BMKG: Climate change threatens Indonesia’s food security, drought and food crisis

Jakarta – The Meteorology, Climatology and Geophysics Agency (BMKG) warns that Indonesia is facing serious threats due to climate change getting out of control. According to the Head of BMKG, Dwikorita Karnawati, the impact of climate change is expected to trigger a decline in food production, with the potential for rice production to fall by millions of tons.

During the commemoration of the 74th World Meteorological Day in Jakarta, Karnawati highlighted the importance of concrete actions to overcome the impacts of climate change.

“We must unite to take concrete steps in tackling the impacts of climate change. Human life and social stability are threatened, and conflicts that disrupt security, economic, and political stability can also trigger them,” he said in an official statement.

One of the impacts highlighted is the decline in rice production, with estimates based on data from the National Development Planning Agency (Bappenas).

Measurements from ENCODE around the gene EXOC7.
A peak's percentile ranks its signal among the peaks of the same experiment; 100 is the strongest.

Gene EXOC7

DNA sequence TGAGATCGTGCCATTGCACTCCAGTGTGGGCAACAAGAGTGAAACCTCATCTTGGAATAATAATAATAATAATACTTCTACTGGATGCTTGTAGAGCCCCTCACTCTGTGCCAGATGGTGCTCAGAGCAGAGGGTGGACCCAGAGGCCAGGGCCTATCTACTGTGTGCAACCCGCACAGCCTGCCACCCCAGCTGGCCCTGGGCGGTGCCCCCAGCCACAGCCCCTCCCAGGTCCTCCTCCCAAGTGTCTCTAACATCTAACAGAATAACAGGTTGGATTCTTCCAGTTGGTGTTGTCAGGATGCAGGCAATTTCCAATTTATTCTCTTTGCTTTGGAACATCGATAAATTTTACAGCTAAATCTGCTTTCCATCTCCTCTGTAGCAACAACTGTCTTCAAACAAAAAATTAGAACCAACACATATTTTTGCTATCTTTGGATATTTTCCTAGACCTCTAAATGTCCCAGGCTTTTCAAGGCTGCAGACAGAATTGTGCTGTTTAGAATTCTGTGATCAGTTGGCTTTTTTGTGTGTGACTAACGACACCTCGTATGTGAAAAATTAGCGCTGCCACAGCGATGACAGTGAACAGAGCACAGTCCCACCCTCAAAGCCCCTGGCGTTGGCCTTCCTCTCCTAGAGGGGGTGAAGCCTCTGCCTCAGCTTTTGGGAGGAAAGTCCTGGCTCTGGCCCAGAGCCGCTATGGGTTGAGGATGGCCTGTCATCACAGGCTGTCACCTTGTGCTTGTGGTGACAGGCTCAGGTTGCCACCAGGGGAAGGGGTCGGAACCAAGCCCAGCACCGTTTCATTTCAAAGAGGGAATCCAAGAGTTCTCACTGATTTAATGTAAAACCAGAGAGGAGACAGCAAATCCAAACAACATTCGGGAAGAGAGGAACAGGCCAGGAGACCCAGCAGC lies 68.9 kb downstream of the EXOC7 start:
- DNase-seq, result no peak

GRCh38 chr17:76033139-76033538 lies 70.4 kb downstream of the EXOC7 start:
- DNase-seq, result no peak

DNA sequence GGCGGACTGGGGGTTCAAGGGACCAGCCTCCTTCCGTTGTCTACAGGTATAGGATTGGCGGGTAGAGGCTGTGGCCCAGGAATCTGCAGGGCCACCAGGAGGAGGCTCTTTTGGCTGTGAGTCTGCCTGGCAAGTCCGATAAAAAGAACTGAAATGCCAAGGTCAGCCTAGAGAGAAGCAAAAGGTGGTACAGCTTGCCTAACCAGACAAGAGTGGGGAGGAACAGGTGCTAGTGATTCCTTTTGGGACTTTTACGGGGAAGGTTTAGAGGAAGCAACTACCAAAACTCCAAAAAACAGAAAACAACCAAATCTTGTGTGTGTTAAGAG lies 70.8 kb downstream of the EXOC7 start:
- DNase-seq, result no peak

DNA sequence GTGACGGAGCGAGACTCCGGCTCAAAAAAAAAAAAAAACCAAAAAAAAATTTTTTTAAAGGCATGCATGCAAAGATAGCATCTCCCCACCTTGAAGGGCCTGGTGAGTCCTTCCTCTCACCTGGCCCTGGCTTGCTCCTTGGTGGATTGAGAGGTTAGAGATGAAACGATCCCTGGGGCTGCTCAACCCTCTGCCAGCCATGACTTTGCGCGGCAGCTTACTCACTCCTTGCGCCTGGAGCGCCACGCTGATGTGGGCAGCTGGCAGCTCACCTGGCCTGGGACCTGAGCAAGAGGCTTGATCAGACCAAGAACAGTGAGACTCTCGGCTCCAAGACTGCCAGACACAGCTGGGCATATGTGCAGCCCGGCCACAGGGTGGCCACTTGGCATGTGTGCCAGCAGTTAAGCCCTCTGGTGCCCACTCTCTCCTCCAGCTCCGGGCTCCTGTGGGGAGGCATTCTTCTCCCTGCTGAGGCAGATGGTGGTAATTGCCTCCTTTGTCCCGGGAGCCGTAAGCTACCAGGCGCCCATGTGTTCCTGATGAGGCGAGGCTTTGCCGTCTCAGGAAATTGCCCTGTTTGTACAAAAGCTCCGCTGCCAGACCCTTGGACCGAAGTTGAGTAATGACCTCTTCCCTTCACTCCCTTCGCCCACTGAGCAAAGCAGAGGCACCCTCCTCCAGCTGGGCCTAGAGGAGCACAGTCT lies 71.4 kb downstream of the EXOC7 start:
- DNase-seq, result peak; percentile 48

She explained, “Climate change can potentially reduce Indonesia’s rice production by 1.13 million tons to 1.89 million tons. In addition, 2,256 hectares of rice fields are also threatened by drought.”

Karnawati also highlighted the increasing prevalence of insufficient food consumption in Indonesia. “The prevalence rate of inadequate food consumption in 2022 increased to 10.21% from 8.49% in 2021,” she added.

Furthermore, BMKG emphasized that taking the threat of climate change seriously is crucial. Without appropriate action, the Food and Agriculture Organization’s (FAO) forecast of a global food crisis and famine by 2050 could become a frightening reality.

In this context, BMKG’s Deputy for Climatology, Ardhasena Sopaheluwakan, highlights the urgent need for public awareness and implementation of an effective early warning system. “Climate change puts additional pressure on already scarce water resources and creates hotspots,” she said.

Nevertheless, Ardhasena emphasized that the transformation of climate change impact control must be prioritized.

“We hope that central and regional policymakers will increase their vigilance and implement an early warning system based on the latest science and technology,” he concluded. (Hartatik)

Banner photo: Indonesian women winnowing rice in a padi field. Wikimedia Commons.


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